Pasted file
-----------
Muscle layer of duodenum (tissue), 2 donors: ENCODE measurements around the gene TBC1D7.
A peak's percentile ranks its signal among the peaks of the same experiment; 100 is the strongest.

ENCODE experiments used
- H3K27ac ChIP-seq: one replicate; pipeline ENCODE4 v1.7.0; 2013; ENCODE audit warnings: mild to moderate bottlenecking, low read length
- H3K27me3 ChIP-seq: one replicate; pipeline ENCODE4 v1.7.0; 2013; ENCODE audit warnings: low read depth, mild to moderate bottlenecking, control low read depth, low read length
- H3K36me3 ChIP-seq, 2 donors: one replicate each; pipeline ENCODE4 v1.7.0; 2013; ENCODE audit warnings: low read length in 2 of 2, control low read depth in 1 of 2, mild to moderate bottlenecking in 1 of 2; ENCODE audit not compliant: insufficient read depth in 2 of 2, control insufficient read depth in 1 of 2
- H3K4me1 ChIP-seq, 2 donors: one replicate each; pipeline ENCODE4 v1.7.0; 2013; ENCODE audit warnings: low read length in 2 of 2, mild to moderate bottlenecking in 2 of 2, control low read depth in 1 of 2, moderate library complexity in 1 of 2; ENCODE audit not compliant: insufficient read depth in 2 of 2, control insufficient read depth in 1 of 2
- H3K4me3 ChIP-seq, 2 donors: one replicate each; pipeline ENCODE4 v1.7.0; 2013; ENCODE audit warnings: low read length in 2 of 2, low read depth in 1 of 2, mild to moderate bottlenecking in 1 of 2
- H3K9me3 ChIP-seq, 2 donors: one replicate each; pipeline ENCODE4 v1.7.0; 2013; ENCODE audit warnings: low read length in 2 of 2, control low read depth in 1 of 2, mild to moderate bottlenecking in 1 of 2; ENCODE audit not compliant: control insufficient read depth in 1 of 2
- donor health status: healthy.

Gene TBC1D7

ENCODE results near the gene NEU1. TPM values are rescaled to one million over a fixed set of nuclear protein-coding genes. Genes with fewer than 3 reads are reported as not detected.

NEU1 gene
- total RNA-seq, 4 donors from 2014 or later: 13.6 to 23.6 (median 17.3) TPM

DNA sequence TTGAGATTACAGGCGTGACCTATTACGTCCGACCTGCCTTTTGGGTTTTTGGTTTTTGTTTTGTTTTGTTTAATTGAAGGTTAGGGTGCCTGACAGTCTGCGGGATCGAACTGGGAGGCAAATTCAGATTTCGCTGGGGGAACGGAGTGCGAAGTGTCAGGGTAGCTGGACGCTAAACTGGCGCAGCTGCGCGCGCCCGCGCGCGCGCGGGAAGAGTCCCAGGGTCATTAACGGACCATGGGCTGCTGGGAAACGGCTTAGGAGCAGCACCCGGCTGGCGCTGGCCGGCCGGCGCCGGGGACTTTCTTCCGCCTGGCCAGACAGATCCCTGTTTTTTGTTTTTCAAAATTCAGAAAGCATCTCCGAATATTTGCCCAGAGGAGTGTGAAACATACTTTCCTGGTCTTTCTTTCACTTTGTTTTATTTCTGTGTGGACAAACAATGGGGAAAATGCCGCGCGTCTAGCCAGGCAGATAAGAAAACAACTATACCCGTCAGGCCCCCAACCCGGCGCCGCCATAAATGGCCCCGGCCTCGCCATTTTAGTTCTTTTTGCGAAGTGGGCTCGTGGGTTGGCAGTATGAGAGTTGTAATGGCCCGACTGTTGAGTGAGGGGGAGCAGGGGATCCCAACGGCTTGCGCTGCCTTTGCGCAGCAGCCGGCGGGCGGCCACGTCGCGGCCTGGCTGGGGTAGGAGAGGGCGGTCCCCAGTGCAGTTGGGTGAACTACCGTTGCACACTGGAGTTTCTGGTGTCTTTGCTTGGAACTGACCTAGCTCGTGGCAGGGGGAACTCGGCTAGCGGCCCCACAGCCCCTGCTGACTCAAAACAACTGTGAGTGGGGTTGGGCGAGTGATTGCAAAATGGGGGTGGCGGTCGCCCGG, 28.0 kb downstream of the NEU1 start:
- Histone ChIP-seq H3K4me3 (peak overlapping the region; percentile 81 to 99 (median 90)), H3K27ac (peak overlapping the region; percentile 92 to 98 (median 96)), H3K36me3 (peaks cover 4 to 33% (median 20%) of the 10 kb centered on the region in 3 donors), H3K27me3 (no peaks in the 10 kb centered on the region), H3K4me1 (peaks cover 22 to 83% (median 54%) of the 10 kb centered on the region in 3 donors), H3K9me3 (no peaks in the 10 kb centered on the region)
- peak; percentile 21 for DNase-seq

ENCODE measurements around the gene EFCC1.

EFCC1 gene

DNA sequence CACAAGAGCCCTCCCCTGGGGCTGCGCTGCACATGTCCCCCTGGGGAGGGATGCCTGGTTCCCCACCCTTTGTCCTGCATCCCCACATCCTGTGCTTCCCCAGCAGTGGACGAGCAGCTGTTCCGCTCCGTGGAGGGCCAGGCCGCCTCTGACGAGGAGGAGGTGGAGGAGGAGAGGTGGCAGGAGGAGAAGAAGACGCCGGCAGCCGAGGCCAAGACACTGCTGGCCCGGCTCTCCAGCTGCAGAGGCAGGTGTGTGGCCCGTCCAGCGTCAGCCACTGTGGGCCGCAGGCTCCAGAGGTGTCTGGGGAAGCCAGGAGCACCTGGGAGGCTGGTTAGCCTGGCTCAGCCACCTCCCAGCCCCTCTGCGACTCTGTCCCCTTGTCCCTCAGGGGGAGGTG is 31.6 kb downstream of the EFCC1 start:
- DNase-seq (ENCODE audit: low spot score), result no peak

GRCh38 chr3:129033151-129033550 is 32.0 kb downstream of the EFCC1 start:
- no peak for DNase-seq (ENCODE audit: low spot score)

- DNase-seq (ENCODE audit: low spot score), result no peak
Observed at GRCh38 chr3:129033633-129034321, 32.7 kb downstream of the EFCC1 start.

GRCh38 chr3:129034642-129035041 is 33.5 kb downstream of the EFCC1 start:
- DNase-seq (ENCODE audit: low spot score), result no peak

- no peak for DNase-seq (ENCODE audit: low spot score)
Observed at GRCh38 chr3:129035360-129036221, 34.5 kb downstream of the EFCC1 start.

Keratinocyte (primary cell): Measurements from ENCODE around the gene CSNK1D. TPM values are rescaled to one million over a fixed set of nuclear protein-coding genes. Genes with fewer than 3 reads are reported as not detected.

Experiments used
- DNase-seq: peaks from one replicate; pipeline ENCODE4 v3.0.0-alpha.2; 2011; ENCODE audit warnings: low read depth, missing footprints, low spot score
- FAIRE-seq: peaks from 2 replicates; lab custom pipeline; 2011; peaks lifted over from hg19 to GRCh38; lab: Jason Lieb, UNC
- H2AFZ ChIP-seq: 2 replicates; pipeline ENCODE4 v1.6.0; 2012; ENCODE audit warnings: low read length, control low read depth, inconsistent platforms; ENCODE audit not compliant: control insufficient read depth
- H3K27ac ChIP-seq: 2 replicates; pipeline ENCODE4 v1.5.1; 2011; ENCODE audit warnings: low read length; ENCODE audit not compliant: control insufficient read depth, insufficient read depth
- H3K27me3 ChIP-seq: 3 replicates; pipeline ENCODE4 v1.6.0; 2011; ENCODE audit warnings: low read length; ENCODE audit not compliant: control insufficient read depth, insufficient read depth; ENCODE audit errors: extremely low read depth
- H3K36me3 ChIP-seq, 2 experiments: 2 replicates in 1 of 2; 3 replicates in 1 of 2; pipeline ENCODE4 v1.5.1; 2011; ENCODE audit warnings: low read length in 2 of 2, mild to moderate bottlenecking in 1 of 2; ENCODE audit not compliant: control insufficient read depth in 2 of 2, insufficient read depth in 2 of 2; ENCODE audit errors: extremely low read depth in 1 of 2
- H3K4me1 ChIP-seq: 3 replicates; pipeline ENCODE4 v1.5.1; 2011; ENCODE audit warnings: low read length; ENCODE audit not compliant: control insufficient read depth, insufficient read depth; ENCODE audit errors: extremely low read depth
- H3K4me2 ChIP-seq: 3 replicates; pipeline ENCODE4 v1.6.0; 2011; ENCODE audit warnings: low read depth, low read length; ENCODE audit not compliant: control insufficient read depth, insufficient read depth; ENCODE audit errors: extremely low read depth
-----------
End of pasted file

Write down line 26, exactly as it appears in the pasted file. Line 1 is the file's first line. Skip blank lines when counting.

GRCh38 chr3:129034642-129035041 is 33.5 kb downstream of the EFCC1 start: